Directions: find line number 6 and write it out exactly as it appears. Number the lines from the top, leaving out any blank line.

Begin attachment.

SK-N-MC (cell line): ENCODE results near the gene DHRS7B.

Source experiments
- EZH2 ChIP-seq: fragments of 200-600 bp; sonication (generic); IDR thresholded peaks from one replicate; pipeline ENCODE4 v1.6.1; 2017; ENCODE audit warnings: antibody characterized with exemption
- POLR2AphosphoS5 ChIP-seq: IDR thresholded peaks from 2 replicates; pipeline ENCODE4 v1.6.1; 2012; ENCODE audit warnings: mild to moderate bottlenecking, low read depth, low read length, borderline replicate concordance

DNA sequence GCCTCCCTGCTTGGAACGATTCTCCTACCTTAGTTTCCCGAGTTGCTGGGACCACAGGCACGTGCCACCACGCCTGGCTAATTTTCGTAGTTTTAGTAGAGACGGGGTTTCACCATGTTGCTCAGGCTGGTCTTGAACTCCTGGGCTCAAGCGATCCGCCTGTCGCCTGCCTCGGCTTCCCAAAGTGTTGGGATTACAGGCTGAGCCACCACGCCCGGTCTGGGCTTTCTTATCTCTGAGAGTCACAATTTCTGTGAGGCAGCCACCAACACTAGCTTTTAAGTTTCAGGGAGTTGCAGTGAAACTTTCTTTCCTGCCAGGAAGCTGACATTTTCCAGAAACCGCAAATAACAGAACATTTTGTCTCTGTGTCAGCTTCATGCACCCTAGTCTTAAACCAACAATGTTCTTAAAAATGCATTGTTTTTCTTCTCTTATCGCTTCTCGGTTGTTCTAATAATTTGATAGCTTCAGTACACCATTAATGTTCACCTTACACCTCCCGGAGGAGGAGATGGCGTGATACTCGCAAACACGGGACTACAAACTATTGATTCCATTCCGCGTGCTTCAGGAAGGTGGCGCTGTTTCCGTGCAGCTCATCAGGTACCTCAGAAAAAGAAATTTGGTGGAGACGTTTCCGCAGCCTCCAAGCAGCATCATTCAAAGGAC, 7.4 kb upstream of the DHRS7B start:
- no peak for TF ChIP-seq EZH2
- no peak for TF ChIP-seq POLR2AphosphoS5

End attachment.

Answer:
- no peak for TF ChIP-seq EZH2